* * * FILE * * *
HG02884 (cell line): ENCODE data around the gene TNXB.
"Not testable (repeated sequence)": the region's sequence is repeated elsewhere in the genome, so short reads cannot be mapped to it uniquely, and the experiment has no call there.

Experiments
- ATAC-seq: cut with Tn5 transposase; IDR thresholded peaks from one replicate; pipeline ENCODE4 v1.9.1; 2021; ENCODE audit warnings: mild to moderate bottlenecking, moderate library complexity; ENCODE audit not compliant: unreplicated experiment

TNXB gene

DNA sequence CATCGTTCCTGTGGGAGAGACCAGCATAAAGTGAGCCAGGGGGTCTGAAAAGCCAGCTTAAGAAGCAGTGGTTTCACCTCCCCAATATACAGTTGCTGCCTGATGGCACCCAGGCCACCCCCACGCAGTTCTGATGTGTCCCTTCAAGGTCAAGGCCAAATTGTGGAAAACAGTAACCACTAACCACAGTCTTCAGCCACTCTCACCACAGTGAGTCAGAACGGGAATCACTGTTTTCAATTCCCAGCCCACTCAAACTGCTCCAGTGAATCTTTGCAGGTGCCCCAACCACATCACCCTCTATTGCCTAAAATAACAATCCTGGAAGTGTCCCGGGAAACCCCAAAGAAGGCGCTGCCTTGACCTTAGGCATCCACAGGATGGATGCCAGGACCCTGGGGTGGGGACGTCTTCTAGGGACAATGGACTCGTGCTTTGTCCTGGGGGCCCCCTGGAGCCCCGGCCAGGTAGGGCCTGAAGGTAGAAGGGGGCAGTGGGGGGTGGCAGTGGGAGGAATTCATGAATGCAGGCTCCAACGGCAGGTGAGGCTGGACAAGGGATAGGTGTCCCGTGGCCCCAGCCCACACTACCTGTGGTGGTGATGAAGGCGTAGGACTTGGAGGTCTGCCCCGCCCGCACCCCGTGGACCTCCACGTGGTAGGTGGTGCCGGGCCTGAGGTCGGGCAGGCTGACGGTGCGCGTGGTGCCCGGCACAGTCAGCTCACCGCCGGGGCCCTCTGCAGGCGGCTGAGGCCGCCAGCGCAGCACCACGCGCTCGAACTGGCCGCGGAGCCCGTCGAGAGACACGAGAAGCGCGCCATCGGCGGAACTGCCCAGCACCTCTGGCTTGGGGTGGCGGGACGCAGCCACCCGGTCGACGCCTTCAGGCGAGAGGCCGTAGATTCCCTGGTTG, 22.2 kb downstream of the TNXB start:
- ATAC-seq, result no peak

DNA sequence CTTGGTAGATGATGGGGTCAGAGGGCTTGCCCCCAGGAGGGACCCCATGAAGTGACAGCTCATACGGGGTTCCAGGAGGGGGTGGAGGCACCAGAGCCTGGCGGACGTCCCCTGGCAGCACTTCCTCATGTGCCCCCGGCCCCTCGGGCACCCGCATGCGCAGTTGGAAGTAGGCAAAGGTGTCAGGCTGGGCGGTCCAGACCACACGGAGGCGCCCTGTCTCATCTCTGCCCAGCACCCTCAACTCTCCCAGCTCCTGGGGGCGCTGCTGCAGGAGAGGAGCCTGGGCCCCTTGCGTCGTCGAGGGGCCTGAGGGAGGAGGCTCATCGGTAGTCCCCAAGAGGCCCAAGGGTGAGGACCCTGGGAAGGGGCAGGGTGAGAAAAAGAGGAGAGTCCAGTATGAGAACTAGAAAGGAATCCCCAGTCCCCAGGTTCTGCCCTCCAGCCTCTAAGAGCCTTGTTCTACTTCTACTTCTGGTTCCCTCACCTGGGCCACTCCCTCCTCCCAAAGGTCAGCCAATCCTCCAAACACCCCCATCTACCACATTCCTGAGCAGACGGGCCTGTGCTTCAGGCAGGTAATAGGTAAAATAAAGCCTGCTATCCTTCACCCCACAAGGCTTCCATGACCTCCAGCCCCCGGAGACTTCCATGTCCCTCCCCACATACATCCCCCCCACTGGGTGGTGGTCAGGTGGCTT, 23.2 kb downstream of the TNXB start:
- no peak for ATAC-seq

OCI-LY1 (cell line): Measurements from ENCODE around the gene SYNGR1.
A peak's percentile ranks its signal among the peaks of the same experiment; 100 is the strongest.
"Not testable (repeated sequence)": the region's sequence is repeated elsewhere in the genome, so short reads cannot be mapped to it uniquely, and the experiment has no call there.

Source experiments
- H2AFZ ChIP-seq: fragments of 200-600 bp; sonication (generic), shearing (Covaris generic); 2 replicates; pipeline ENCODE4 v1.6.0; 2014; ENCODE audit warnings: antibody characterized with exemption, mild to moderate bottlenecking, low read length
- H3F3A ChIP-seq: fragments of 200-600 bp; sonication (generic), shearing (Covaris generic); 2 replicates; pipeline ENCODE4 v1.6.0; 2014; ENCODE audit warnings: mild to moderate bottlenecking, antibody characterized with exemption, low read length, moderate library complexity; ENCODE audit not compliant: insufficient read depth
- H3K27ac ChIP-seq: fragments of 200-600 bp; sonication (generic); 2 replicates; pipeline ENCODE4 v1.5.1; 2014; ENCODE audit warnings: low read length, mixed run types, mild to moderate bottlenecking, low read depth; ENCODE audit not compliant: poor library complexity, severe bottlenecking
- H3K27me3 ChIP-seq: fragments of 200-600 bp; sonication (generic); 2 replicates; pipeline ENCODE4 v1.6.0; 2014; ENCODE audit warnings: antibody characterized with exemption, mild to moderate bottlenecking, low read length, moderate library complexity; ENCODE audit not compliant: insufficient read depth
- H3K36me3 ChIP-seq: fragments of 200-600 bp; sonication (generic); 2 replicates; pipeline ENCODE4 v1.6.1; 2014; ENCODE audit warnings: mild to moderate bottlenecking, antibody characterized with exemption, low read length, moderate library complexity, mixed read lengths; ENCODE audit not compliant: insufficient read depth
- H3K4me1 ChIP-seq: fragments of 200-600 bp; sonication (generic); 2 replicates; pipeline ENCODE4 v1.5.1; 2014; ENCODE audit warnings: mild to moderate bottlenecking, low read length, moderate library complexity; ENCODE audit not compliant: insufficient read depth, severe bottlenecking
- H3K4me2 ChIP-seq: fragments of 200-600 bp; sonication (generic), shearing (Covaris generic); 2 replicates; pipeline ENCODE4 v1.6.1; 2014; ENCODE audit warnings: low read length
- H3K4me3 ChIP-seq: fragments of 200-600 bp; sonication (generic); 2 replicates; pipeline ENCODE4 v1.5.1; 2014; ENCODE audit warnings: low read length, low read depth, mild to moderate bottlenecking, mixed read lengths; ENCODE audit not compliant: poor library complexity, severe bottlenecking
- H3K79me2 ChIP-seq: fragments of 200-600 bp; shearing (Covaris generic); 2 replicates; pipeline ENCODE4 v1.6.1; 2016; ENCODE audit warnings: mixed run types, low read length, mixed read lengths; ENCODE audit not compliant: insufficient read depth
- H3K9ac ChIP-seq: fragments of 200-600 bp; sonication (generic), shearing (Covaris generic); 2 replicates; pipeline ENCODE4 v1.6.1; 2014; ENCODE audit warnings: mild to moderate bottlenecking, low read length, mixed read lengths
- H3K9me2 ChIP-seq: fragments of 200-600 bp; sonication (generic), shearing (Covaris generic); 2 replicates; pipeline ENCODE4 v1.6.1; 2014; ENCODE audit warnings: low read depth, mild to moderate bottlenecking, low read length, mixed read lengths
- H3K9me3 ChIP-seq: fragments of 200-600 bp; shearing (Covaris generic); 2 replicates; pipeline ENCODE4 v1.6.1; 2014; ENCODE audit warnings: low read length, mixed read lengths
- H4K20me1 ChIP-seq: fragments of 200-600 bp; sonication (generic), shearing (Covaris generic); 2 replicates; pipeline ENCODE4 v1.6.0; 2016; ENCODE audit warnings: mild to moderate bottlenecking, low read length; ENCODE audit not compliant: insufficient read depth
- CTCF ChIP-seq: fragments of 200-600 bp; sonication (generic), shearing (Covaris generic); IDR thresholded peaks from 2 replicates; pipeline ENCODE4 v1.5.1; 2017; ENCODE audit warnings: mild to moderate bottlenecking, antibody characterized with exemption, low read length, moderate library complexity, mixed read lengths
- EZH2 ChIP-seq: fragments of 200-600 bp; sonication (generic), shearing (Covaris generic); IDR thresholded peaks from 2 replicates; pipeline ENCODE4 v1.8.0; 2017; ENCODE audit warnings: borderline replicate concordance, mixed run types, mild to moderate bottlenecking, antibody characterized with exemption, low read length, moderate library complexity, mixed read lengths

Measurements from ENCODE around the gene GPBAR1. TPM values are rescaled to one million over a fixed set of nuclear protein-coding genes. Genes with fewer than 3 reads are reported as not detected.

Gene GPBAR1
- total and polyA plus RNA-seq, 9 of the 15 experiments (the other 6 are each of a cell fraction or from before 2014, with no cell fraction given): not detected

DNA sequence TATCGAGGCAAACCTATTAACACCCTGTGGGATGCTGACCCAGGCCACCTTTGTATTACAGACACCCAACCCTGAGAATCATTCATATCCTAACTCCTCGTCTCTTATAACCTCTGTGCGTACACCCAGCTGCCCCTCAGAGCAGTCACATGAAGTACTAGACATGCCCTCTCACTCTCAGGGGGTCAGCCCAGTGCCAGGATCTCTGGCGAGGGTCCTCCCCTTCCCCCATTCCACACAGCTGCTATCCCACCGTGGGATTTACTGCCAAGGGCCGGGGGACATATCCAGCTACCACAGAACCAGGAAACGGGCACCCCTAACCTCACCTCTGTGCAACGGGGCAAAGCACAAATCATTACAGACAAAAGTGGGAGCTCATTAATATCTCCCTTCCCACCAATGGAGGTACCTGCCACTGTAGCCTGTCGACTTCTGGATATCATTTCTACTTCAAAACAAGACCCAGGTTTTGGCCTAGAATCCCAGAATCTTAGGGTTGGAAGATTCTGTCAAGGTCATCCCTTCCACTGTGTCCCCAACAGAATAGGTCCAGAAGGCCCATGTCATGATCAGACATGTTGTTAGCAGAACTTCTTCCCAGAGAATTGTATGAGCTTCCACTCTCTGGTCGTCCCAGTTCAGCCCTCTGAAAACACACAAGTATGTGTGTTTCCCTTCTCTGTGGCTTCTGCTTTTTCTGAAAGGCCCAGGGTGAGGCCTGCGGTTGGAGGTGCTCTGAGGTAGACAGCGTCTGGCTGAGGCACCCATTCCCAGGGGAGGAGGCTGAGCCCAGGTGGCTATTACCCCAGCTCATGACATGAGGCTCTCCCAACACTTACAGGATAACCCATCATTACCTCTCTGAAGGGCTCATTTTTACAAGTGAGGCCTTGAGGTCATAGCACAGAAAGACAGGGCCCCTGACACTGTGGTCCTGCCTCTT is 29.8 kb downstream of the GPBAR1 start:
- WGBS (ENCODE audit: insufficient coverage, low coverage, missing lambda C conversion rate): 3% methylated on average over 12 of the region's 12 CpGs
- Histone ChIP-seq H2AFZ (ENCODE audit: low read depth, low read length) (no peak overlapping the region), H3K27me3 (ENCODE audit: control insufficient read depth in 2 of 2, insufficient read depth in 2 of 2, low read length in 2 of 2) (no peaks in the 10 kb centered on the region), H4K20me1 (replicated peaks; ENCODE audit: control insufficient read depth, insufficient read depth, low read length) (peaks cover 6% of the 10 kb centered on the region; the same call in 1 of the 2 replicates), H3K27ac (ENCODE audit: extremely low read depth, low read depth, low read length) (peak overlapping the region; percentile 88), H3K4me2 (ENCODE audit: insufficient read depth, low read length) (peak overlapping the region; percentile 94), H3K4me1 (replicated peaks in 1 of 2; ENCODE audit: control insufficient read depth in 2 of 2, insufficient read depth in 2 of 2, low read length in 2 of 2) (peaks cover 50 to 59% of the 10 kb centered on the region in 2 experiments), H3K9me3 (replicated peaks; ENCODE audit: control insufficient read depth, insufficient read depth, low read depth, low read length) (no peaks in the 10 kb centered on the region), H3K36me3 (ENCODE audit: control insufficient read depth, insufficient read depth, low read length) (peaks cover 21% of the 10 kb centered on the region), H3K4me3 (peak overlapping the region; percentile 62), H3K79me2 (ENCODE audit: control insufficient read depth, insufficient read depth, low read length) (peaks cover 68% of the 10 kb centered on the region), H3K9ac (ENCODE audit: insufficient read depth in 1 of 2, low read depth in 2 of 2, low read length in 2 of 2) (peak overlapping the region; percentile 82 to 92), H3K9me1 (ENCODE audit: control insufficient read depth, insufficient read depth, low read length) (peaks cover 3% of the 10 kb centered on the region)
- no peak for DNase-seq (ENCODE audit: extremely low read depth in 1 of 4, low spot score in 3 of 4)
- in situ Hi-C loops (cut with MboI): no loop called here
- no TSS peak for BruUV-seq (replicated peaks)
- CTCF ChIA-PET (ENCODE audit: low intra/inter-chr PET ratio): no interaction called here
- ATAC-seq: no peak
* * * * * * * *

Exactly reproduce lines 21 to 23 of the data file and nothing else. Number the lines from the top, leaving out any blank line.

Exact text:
- H3K4me3 ChIP-seq: fragments of 200-600 bp; sonication (generic); 2 replicates; pipeline ENCODE4 v1.5.1; 2014; ENCODE audit warnings: low read length, low read depth, mild to moderate bottlenecking, mixed read lengths; ENCODE audit not compliant: poor library complexity, severe bottlenecking
- H3K79me2 ChIP-seq: fragments of 200-600 bp; shearing (Covaris generic); 2 replicates; pipeline ENCODE4 v1.6.1; 2016; ENCODE audit warnings: mixed run types, low read length, mixed read lengths; ENCODE audit not compliant: insufficient read depth
- H3K9ac ChIP-seq: fragments of 200-600 bp; sonication (generic), shearing (Covaris generic); 2 replicates; pipeline ENCODE4 v1.6.1; 2014; ENCODE audit warnings: mild to moderate bottlenecking, low read length, mixed read lengths